Cyberpunk is having a resurgence of sorts in pop culture, a development that is especially pronounced in video games. High profile titles have garnered attention, and smaller releases are helping raise awareness in general. But there is an indie game that lately deserves a higher profile. 7th Sector released this week on consoles, and it is a creative and atmospheric side-scrolling puzzle game that entertains on multiple levels.
Developer Sergey Noskov and publisher Sometimes You have found a winning formula with a unique experience that not only alternates between different avatars and varied gameplay mechanics, but presents a narrative that is at once appealing and confounding as it centers on a main character (or characters) that is either human or artificial or both and is desperately fleeing an existence and society in disarray. It is enigmatic and relatable.
Players, after all, begin as a figure on a TV screen that breaks out of the picture tube to become a spark traveling along circuitry. At other times players will control objects including an RC car, an electronic sphere, a mech or robot, a kind of drone and a person. Sometimes the transitions are seamless between avatars, other times they are implied or imagined. Is it the same essential spark that energizes each avatar? What is the connection, if any?
These are mysteries that gamers are encouraged to figure out for themselves. And in case you wonder whether I spoiled too much, I'm still coming to grips with what I experienced and in no way feel like I have all the answers. In this way, 7th Sector is a puzzle itself that needs decoding, from control panels, computer interfaces and mechanical obstacles that use math, pattern recognition or another test, to its dystopian world of organic/mechanical conflict.
The puzzles themselves offer a refreshing array of challenges. Math skills will be sorely tested as there are multiple obstacles that require the correct combination of data though sometimes in different formats. A variety of tests involve pattern recognition but in assorted displays. Physical obstacles demand speed and precise timing across varied settings. And melee or ranged attacks also factor in to different scenarios. It's a wealth of puzzle content.
Thankfully controls are relatively simple and reasonably configured on the Nintendo Switch. Movement is responsive and fluid, and interaction with objects is simple and intuitive. To facilitate actions, animation is smooth. Depending on the avatar, players will sprint, crouch, traverse gaps, operate controls or machines, avoid detection or assault, attack, solve problems, etc. And apply each ability in a range of situations that keep such tests fresh.
I don't want to give away too much about the puzzles as they represent the chief element of gameplay. But I will say that they can be challenging, though for most gamers that's likely a positive. I definitely enjoyed the broad variety of challenges and the consistent entertainment value, still there were times that I was frustrated either due to the nature of the puzzle, how the presentation could interfere, or the precision timing involved.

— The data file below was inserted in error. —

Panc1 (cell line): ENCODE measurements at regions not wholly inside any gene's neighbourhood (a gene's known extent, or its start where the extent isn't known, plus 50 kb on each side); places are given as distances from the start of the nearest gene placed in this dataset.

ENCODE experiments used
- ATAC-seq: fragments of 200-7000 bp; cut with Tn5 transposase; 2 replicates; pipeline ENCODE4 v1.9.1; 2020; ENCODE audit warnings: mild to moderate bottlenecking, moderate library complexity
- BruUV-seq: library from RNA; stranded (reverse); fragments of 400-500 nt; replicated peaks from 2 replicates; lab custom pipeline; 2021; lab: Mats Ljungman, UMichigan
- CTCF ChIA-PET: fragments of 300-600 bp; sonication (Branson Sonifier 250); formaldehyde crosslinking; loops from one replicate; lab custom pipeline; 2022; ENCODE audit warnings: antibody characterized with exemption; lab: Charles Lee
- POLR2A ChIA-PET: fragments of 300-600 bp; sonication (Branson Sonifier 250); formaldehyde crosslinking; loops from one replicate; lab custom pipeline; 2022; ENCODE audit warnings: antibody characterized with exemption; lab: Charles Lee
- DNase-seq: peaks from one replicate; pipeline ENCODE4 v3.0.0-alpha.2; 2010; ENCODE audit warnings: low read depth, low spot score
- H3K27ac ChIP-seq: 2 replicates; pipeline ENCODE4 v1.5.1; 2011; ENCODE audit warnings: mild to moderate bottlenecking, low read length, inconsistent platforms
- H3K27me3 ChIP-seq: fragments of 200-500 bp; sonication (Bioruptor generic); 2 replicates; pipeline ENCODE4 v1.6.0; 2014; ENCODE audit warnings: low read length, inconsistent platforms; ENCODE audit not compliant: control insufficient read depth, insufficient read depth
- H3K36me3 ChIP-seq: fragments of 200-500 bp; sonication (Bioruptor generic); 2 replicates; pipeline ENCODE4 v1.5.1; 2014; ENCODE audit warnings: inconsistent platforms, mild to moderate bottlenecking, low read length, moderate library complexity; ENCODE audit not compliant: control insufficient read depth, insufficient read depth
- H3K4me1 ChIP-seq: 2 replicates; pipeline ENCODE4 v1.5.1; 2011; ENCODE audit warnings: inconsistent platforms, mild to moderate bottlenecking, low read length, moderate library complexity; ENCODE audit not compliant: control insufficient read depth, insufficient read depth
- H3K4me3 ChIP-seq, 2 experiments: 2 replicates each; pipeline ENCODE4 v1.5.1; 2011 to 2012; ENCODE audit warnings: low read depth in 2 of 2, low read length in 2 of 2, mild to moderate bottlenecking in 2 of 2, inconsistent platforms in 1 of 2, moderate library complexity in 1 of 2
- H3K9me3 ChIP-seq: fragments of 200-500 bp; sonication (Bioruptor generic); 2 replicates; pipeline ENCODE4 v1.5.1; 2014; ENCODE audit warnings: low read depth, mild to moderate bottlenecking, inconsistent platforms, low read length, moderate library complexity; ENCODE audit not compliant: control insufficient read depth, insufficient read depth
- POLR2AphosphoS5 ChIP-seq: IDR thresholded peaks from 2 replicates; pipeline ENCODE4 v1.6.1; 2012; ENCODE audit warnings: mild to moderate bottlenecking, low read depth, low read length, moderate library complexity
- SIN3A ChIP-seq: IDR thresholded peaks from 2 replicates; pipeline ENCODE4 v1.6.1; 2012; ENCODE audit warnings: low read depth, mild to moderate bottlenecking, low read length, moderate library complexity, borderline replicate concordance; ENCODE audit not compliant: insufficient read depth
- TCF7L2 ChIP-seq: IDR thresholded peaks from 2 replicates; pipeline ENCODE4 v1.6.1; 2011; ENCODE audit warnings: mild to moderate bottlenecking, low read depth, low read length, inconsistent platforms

As a spark, traversing cables while evading disruptive charges is fun, but attempting obscure mathematical puzzles -- including one with unclear symbols -- was not. Using a mech to clear a path is a blast, except when fired upon from foes offscreen. Traversing an obstacle course is exhilarating, but not when there's precious little margin for error. And controlling the RC car is a nice option, except for unintuitive 3D movement and items that get stuck in irretrievable places.
Of course, fans of 2D side scrolling games can expect trial and error gameplay. And most gamers seem to enjoy a tougher challenge than yours truly, who just wants a fun escape at the end of a hectic work day. So while I might chafe at an obscure math problem or rage at my umpteenth attempt to avoid the same obstacles, I suspect most gamers will appreciate the challenge. As long as they keep the Switch docked; details are too small to be helpful when portable.
Did I mention there are four possible endings? The one I unlocked (and that I've seen online) reinforces the enigmatic nature of the narrative in general, though it does give rise to some suspicions I have about the story. That said, I'm curious if the other endings might contribute any more to one's understanding of the game. But to be honest, I prefer its mysterious nature and how it can be open to interpretation.
Combine the varied and challenging gameplay with a mysterious if spare story, a genuinely compelling setting and a classic art design that appears to take inspiration from Blade Runner and Ghost in the Shell, and you have the ingredients for an entertaining journey. The score and sound FX also complement the game well. All in all, it's an excursion into a dystopian cyberpunk world that's worth taking for those with a sharp mind, steady hand and quick reflexes.
(This post was based on a review code of 7th Sector for Nintendo Switch. The game released February 5 on that platform as well as PlayStation 4 and Xbox One, following an initial release on PC.)
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